|Date of Birth||October 10, 1899|
|Place of Birth||Kenora, Ontario|
|Next of Kin||Thomas Elliott (father), 405 Lipton Street, Winnipeg, Manitoba|
|Trade / Calling||Telegraph Operator|
|Service Record||Link to Service Record|
|Battalion||18th Reserve Battalion|
|Force||Canadian Expeditionary Force|
|Enlisted / Conscripted||Enlisted|
|Address at Enlistment||405 Lipton Street, Winnipeg, Manitoba|
|Date of Enlistment||April 16, 1917|
|Age at Enlistment||17|
|Theatre of Service||Great Britain|
|Prisoner of War||No|
|Date of Death||19800413|
|Age at Death||80|
|Buried At||St. Vital Cemetery, Winnipeg|
Private Frederick Ross Elliott enlisted in Winnipeg in April 1917, at age 17. He served in Canada and Great Britain for about two years, returning home in July 1919.
Frederick was the only son of Thomas Elliott and Margaret Jennie McRitchie of Winnipeg, Manitoba. Thomas was born in England and came to Canada as a baby with his family. Margaret was from Nova Scotia and by the1890s her family had settled in northwestern Ontario. Thomas and Margaret were married in 1896 in Winnipeg and they made their home in Rat Portage (later called Kenora), where Thomas worked as an engineer for the Canadian Pacific Railway. They had three children, all born in Rat Portage: Margaret (1898), Frederick Ross (10 October 1899) and Viola (1902).
Around 1908 the family moved to Winnipeg and Thomas continued to work for the CPR. Frederick was only 14 years old when the war started and by 1916 three of his uncles had enlisted: Philip, Roderick and John McRitchie. Frederick enlisted on 16 April 1917, signing up in Winnipeg with No. 10 Training Depot, Canadian Army Medical Corps. He was living at home, his occupation was telegraph operator and next of kin was his father. He was still just 17 but he passed himself off as a year older. He said he had served with the 79th Cameron Highlanders in 1916 but he was discharged due to being underage.
Frederick trained in Manitoba for a year. In March 1918 he spent two weeks in the Winnipeg General Hospital, suffering from tonsillitis. Recruits from the training depot were sent overseas as needed and Frederick sailed for England with the 17th draft on 10 May, arriving two weeks later. On 19 June he was transferred to the 11th Reserve Battalion. From September 1918 until March 1919 he served at the Signal Base of the 6th and 18th Reserve Battalions. In March he became ill with myalgia and lumbar pain and he spent a week at No. 13 Canadian General Hospital in Hastings. He recovered for a further five weeks at Princess Patricia’s Canadian Red Cross Hospital, followed by two months at the Woodcote Park convalescent centre. Frederick was discharged to duty on 23 June and posted to the Manitoba Regiment Depot. Just a short time later he was on his way back to Canada, sailing from Liverpool on the SS Empress of Britain and arriving at Quebec on 11 July. He was discharged on demobilization on 13 July in Winnipeg.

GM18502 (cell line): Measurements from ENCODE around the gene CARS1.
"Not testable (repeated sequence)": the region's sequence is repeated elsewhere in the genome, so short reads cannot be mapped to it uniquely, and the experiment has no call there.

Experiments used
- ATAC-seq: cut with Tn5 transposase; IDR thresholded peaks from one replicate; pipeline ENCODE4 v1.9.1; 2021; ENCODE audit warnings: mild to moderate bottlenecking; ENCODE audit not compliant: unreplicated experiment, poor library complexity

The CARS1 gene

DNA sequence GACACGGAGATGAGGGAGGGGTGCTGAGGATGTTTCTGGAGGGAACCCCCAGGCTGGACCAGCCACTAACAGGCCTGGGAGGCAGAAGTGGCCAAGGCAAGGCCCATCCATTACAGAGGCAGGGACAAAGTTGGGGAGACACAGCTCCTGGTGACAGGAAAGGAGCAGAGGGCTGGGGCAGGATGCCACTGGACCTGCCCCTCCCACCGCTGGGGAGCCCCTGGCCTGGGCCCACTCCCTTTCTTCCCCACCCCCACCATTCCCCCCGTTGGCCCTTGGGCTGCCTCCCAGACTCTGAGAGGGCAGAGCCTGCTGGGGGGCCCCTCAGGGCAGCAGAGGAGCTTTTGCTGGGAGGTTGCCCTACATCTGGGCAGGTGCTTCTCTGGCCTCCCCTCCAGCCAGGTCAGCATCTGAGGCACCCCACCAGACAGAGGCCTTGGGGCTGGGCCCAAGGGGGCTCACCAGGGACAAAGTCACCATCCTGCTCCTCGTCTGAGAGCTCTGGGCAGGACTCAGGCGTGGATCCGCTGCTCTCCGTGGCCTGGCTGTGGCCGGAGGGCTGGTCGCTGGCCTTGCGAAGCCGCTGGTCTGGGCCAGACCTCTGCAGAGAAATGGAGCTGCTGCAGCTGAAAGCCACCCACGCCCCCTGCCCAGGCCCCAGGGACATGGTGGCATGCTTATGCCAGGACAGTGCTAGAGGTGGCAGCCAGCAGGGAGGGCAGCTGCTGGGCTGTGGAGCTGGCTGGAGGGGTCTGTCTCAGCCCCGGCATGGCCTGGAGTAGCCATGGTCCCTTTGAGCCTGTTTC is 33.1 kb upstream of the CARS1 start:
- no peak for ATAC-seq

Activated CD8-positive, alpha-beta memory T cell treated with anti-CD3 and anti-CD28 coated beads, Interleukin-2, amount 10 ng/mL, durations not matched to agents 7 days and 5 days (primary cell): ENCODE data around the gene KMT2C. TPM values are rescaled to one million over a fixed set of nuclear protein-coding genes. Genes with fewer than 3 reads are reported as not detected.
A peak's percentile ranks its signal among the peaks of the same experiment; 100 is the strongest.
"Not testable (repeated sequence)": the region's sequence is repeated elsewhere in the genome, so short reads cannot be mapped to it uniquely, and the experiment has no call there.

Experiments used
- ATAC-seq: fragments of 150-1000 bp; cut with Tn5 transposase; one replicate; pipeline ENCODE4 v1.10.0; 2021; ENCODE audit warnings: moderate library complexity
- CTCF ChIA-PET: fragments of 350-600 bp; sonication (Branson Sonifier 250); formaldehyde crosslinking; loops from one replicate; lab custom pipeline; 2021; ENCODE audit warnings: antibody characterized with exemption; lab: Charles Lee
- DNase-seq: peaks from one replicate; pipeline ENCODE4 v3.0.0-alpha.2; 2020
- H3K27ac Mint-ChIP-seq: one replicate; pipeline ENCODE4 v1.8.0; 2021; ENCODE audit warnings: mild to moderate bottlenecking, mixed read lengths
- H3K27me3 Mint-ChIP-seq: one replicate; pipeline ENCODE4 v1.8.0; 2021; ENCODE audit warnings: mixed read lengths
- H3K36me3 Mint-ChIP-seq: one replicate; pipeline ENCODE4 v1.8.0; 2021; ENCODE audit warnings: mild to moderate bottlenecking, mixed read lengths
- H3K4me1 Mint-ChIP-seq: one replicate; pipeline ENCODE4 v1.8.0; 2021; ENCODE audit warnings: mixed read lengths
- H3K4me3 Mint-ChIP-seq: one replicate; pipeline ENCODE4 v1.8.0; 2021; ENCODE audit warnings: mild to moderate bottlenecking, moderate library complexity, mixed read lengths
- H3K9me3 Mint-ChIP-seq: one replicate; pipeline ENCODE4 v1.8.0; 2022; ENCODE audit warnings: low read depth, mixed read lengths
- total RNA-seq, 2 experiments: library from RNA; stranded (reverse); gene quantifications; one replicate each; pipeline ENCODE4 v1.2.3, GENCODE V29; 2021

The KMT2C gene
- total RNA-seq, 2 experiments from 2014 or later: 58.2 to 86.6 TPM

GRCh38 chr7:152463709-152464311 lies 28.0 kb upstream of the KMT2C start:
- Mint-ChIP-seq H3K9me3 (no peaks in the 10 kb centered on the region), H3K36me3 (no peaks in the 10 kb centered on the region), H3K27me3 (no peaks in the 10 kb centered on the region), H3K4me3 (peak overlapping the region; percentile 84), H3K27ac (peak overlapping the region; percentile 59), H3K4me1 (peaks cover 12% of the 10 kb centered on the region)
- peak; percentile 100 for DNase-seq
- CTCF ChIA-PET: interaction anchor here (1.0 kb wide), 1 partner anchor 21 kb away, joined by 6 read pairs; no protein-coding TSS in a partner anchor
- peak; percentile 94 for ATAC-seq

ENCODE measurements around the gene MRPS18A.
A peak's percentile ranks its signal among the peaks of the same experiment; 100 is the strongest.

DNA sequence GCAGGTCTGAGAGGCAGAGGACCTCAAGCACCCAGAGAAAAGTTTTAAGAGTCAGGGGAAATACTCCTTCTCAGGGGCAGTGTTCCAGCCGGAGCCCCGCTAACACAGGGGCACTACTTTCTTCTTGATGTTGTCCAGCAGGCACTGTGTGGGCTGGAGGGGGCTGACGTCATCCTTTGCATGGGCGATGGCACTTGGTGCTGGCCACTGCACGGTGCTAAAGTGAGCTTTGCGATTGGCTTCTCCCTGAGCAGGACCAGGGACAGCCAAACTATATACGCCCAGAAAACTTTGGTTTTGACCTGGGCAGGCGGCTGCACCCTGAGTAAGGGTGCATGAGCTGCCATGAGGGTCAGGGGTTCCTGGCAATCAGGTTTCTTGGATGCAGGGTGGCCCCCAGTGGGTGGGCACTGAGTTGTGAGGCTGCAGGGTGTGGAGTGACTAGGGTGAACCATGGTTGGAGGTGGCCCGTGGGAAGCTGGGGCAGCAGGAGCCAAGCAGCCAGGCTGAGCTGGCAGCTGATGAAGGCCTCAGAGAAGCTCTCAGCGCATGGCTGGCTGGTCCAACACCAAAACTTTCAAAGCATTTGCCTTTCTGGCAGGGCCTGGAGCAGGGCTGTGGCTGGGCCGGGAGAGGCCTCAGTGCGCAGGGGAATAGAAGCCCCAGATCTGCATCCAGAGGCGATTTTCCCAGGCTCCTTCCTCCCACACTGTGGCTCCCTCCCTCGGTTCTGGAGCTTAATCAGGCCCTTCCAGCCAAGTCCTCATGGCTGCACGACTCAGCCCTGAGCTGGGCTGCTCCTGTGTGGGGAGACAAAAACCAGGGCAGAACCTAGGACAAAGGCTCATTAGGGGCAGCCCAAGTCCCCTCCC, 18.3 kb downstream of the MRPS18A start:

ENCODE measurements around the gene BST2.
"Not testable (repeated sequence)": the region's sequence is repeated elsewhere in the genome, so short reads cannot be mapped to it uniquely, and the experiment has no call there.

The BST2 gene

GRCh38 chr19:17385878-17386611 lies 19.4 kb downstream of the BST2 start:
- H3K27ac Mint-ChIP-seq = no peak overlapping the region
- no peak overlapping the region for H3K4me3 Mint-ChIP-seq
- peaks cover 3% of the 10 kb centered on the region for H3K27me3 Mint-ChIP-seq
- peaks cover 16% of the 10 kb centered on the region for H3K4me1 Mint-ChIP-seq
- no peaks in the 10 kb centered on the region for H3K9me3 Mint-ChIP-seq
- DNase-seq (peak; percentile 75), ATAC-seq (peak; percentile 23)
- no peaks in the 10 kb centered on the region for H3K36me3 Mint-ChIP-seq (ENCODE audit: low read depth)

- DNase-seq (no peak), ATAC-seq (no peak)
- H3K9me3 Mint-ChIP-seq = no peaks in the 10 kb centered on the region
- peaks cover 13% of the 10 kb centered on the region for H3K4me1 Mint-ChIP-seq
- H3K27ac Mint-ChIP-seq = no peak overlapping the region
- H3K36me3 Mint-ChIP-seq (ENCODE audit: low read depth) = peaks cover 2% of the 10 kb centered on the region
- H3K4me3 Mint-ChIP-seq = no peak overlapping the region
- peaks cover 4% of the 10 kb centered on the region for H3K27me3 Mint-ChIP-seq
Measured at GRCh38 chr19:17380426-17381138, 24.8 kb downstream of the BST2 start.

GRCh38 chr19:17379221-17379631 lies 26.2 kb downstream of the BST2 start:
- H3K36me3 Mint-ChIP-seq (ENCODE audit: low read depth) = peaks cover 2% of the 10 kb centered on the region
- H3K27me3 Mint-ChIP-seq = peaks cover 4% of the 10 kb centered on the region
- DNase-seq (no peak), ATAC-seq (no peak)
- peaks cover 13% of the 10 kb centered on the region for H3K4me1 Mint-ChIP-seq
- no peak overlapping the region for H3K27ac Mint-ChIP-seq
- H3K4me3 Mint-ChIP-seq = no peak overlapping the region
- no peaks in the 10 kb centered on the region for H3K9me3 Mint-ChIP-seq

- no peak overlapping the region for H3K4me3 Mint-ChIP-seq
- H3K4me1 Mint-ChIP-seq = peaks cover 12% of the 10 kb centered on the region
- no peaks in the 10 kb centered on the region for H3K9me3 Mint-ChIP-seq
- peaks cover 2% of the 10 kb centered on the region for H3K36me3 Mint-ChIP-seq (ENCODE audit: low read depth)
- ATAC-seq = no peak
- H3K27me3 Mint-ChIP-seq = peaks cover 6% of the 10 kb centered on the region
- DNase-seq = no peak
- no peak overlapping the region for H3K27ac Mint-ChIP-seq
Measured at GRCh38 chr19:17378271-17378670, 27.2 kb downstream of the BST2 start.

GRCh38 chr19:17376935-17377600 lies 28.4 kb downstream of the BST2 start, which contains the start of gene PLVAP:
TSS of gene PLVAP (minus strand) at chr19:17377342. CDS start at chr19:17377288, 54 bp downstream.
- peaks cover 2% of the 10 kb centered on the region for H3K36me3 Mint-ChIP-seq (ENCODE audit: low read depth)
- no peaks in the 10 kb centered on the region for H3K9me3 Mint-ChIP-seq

When the 1921 census was taken Frederick was living at home and working for a newspaper. His father passed away in March 1922, at age 51. Frederick was married later that year, on 12 August, at the Central Congregational Church in Winnipeg. His wife, Catherine Maude Mallinson, was born in 1901 in West Yorkshire, England, the daughter of Frederick and Clarice Maud Mallinson. She had immigrated to Canada in June 1914 with her mother, who was a school teacher, and they settled in Winnipeg. Two of Catherine’s brothers served in the war, Horace and Harold. Horace was killed in August 1918 and he’s buried in France. A third brother, Harry, was too young to serve and he immigrated to Canada in 1917.
Frederick and Catherine made their home in St. Vital and Frederick worked for the Express Department of the CNR for 45 years. He belonged to the CNR Veterans Club and the CNR Bowling Club, and he was a member of the Canadian Legion, St. Vital Branch. He passed away at home on 13 April 1980, at age 80. He was survived by his wife, their son Ross of Winnipeg and one sister in Vancouver. Catherine died in 1993 and they are both buried in St. Vital Cemetery in Winnipeg.
By Becky Johnson